Aerospace Expert Wanted to Sell Codes to Mexican Cartel

Robert Jeremy Miller hacked the satellite tracking system to sell the data for USD$2 million
Photo: AP
10/08/2017
18:16
AP & Newsroom
-A +A

A Honeywell International Inc. former employee hacked the satellite tracking system of the Aerospace Company and intended to sell the information about the Drug Enforcement Agency (DEA) movements to a Mexican drug cartel, Federal Bureau of Investigation (FBI) documents revealed today.

Robert Jeremy Miller was arrested on August 4 in Talking Stick, resort and casino, in Scottsdale, Arizona, after a meeting with undercover agents that Miller thought were cartel members to whom he wanted to charge USD$2 million for the secret access codes to Honeywell's Satellite Tracking System, according to the documents cited by the Associated Press Agency and the British Daily Mail.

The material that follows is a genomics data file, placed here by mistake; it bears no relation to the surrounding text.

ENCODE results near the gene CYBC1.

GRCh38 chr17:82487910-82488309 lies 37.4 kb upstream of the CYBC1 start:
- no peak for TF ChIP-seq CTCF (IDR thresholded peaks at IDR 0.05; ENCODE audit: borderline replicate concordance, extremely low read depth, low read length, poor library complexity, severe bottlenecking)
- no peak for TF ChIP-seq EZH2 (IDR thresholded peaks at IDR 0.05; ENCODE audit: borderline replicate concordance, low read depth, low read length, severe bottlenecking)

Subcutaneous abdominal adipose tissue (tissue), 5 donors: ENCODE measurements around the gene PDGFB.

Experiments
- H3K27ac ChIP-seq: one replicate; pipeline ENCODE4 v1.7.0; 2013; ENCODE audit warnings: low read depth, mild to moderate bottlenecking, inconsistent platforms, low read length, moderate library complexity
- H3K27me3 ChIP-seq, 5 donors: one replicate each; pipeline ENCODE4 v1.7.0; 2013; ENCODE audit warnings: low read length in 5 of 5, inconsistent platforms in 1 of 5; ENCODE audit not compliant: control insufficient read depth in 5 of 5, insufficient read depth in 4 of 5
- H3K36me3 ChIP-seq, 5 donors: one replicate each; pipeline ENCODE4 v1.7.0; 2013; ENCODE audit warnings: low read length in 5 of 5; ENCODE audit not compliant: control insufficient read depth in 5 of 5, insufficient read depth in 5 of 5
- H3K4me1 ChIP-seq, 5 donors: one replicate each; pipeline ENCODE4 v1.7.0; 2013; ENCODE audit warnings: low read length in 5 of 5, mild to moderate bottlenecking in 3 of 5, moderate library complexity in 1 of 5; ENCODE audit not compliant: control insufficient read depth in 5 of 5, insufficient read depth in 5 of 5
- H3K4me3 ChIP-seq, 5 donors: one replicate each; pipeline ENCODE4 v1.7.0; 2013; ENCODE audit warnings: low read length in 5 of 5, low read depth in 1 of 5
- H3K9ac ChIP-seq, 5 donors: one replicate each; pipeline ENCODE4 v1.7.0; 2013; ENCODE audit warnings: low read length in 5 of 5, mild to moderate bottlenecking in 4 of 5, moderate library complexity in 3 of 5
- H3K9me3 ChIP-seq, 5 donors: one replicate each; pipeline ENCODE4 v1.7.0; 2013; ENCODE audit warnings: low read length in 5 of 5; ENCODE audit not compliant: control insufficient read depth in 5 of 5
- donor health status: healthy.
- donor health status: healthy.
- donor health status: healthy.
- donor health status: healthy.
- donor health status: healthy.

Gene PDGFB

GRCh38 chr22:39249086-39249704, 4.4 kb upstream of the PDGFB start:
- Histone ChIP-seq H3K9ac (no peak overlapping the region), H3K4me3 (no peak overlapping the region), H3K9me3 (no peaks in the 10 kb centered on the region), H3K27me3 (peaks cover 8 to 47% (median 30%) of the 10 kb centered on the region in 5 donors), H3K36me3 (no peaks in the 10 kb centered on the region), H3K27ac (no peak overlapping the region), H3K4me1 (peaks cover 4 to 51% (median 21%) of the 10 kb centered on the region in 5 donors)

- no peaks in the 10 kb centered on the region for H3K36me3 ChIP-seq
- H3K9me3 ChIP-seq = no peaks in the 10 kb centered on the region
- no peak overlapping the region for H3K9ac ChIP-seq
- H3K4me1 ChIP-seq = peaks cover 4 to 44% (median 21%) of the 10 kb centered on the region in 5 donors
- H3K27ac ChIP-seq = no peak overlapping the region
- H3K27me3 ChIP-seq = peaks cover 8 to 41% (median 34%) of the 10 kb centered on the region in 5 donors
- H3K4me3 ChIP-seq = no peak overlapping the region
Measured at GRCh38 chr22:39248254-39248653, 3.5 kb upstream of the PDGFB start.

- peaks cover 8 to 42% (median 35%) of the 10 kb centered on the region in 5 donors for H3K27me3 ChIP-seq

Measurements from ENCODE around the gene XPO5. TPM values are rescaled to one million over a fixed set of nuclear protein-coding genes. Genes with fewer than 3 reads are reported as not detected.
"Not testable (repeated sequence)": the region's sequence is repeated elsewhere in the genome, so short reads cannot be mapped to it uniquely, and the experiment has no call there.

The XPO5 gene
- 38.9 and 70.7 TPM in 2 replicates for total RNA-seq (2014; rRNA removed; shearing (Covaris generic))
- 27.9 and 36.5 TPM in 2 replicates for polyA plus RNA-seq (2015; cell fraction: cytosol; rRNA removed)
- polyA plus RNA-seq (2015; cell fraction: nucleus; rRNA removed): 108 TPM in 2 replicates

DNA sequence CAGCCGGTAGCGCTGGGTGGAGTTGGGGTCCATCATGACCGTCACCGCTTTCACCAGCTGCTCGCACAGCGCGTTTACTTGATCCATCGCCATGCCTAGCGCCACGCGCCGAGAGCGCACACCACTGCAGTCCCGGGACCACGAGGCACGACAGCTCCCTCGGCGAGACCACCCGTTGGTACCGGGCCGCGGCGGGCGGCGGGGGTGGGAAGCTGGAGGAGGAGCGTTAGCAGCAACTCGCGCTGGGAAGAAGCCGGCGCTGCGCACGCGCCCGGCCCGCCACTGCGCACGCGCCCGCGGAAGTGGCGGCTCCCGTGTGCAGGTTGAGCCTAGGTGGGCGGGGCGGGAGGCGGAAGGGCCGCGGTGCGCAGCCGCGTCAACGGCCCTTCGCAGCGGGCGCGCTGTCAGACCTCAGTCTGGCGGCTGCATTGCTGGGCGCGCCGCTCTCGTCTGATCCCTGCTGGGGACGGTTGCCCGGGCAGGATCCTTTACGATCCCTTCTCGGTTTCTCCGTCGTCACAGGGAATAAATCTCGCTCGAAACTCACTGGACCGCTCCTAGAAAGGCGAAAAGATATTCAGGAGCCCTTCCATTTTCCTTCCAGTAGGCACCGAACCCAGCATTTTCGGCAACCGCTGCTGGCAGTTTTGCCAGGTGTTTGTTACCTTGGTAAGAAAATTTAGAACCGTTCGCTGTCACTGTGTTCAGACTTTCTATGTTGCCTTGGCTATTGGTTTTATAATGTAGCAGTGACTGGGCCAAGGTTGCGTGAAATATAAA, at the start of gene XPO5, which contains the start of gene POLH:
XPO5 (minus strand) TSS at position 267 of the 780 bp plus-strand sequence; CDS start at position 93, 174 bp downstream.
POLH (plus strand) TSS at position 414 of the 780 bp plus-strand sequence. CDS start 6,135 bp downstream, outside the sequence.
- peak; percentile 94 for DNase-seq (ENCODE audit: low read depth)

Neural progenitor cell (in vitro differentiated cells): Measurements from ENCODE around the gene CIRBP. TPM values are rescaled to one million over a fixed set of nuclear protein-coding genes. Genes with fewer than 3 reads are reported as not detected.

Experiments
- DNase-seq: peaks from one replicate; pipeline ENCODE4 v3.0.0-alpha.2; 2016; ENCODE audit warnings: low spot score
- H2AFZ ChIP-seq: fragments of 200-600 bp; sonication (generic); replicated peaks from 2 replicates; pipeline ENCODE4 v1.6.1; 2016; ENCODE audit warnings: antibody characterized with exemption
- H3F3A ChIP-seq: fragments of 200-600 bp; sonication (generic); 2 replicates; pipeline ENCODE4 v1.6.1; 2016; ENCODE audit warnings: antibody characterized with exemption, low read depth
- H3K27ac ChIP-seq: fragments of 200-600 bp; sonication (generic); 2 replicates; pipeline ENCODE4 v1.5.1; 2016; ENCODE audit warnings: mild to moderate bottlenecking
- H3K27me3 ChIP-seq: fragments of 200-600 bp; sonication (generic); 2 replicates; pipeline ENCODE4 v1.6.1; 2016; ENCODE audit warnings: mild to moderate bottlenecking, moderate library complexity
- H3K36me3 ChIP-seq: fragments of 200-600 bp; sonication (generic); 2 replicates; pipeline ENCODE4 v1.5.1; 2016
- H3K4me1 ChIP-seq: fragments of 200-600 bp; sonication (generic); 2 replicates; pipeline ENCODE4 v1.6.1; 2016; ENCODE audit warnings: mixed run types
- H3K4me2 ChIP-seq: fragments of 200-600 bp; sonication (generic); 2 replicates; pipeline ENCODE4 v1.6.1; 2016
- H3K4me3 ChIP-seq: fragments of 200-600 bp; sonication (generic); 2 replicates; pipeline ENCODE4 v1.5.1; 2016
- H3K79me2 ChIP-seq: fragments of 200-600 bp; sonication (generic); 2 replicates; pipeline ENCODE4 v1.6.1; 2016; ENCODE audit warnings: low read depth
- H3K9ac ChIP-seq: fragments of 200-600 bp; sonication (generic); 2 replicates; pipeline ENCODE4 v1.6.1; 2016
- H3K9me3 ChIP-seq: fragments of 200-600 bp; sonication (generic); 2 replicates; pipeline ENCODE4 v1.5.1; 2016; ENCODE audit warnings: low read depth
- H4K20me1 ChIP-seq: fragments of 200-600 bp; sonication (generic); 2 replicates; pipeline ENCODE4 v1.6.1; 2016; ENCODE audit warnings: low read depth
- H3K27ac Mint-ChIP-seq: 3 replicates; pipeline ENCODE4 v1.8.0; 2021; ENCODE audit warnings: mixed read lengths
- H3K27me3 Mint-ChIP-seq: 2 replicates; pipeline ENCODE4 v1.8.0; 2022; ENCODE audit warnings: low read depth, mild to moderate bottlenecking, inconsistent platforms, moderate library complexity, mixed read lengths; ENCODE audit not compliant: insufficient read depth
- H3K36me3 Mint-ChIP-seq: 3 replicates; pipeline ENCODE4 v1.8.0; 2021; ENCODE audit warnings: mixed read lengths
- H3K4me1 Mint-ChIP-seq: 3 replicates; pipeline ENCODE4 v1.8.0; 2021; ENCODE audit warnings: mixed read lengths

According to AP, Miller showed how to have remote access to the system that governmental and corporate clients use to track air crafts, vehicles, and boats. The system is even used by the DEA to track their airplanes and ships.

Following the documents cited by the Daily Mail, Miller was fired on February 22. He was a specialist on project management focused on satellite tracking system.

FBI documents point out that John Patriot, an intermediary, identified as Brandon Harris by the media, found out that Miller was planning to sell the codes on the black market and warned Honeywell, resulting in Miller's dismissal and his access deactivation.

However, according to the source, Miller kept a support login that allowed him to access the system without the company noticing.

According to the Daily Mail, Harris said that Miller told him that “he was pissed that he didn't get a raise and wanted to screw over the company.”

When he was arrested, Miller argued that the reason why he had a meeting with alleged Mexican cartel members was to gather information that he pretended to share with the authorities.

In March, Honeywell filed a lawsuit against Miller, charging him with commercial secret robbery including a client data base and information regarding prices. The expert faces two criminal charges for computer fraud

sg

Mantente al día con el boletín de El Universal